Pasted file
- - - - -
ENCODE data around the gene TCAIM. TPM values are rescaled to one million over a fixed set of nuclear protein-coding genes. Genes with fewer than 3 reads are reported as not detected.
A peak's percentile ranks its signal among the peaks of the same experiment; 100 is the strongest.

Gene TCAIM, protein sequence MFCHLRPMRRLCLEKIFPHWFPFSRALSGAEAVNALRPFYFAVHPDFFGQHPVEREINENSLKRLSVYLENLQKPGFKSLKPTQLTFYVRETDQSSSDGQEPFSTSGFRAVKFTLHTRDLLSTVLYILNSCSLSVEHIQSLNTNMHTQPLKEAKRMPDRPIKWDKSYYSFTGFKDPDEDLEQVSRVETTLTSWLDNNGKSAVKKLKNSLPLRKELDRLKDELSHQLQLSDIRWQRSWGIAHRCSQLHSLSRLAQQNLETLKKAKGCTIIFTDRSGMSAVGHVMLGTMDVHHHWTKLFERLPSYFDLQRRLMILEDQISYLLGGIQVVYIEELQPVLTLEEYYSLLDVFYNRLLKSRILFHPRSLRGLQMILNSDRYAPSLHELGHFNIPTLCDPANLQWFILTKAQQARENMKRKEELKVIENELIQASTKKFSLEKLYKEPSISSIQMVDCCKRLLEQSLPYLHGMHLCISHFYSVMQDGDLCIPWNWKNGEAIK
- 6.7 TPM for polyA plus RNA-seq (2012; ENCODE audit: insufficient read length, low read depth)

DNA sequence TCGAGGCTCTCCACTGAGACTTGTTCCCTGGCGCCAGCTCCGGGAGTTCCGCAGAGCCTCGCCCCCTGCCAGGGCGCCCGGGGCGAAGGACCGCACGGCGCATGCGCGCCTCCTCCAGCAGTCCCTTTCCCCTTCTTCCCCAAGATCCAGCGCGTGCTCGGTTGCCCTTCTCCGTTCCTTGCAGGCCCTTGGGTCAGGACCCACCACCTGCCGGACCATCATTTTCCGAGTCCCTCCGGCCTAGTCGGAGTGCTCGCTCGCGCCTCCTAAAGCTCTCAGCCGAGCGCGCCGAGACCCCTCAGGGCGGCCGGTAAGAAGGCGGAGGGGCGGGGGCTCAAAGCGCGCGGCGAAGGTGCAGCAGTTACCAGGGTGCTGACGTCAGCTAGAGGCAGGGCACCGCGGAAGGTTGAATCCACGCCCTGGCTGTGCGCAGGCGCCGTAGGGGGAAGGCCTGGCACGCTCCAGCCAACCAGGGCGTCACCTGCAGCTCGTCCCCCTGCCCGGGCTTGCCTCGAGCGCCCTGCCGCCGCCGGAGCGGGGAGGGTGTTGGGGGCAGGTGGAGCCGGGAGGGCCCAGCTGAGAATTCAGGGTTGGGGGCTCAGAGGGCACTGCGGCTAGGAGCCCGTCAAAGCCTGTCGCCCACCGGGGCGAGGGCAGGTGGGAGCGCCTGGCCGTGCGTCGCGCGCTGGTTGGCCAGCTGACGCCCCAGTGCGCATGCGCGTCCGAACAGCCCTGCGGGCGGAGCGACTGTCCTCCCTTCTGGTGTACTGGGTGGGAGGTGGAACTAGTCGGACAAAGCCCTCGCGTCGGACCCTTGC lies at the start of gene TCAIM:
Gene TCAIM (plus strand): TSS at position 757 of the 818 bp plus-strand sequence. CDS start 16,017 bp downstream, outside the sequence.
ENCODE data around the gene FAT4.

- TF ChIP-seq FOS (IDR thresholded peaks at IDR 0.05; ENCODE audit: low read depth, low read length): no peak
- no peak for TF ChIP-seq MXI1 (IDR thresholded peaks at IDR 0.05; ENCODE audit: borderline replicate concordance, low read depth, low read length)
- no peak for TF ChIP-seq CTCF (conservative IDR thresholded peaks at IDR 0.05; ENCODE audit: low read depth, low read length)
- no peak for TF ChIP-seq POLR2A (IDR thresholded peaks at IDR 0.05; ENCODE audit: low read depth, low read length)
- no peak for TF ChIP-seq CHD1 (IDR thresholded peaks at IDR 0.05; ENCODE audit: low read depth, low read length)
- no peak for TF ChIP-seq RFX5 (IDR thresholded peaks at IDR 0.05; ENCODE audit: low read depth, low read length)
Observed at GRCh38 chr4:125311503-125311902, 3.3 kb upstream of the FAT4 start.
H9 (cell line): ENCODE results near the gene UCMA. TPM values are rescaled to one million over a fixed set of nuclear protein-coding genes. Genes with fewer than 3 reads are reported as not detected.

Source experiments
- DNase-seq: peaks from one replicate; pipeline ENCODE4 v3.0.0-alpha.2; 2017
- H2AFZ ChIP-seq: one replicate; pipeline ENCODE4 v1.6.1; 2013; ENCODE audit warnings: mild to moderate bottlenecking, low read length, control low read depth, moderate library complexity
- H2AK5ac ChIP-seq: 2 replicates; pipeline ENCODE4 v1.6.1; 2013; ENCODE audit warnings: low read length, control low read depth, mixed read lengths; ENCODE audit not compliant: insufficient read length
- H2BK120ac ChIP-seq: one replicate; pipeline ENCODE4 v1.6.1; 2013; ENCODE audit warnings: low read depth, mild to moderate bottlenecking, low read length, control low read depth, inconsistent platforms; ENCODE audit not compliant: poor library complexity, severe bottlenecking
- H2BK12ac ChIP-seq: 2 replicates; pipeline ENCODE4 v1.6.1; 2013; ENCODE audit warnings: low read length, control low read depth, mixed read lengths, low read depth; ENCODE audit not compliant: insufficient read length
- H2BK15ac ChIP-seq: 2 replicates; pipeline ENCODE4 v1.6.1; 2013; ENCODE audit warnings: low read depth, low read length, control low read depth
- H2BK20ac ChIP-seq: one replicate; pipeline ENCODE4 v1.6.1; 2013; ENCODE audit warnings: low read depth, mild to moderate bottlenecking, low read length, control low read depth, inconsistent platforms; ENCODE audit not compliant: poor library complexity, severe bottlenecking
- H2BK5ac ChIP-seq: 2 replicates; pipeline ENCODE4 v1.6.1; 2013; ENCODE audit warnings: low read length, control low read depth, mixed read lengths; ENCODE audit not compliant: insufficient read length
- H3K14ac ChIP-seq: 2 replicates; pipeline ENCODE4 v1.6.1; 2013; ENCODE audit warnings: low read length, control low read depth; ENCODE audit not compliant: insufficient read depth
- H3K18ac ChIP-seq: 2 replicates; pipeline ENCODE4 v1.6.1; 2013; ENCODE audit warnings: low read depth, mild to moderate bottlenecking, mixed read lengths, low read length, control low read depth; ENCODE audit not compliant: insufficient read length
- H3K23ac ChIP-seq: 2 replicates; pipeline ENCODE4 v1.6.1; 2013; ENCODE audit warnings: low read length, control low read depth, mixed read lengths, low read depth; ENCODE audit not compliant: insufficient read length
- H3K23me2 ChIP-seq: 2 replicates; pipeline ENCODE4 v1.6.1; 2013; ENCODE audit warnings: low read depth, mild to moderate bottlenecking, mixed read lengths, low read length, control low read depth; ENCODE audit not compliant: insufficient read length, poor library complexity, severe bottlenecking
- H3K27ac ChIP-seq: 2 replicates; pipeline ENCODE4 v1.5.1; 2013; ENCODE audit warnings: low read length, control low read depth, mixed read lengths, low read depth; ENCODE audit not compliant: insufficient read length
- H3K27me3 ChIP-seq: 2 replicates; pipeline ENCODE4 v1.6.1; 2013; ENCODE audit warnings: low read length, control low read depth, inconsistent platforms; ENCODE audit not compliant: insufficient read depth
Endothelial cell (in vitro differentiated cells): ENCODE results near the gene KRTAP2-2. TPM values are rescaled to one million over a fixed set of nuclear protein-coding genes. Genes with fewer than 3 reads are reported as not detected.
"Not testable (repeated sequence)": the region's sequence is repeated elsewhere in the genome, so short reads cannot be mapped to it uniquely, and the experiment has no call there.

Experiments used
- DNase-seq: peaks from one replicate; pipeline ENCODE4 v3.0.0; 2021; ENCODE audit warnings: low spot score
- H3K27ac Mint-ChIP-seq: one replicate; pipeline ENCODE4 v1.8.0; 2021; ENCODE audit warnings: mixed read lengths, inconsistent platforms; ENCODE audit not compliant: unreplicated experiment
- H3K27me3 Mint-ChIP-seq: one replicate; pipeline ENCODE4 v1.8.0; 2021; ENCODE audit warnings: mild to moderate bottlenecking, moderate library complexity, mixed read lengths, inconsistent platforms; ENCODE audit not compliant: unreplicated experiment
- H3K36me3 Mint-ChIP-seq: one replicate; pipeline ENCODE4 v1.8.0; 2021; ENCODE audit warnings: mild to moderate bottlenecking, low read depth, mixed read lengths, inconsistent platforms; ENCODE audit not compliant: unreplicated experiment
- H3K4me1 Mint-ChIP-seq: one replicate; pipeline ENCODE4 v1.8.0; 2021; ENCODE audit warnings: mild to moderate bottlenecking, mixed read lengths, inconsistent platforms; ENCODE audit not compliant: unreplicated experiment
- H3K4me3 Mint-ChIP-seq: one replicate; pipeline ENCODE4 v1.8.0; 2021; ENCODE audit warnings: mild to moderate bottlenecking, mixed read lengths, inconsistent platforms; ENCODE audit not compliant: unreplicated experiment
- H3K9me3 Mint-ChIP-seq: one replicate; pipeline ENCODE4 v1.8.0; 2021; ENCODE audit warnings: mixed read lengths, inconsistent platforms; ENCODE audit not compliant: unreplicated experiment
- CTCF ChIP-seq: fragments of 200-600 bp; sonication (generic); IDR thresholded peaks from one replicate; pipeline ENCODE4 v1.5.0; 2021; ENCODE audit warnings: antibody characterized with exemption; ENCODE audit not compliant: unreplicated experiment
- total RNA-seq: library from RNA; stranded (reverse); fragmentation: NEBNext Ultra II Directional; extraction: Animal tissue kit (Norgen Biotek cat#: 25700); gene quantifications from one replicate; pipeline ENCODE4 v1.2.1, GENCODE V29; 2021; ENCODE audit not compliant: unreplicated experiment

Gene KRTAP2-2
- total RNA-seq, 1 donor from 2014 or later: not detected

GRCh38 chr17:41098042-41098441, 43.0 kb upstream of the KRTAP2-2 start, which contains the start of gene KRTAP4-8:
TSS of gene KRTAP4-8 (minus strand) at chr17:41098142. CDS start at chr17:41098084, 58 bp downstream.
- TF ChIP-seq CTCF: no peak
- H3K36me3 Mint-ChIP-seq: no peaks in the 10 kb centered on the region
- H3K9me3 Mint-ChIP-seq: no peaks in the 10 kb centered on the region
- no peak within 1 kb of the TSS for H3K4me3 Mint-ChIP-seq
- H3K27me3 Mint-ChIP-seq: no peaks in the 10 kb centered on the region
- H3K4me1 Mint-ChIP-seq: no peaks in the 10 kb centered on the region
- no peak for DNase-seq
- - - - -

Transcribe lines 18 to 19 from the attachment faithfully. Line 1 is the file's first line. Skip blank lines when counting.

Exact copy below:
- H2AFZ ChIP-seq: one replicate; pipeline ENCODE4 v1.6.1; 2013; ENCODE audit warnings: mild to moderate bottlenecking, low read length, control low read depth, moderate library complexity
- H2AK5ac ChIP-seq: 2 replicates; pipeline ENCODE4 v1.6.1; 2013; ENCODE audit warnings: low read length, control low read depth, mixed read lengths; ENCODE audit not compliant: insufficient read length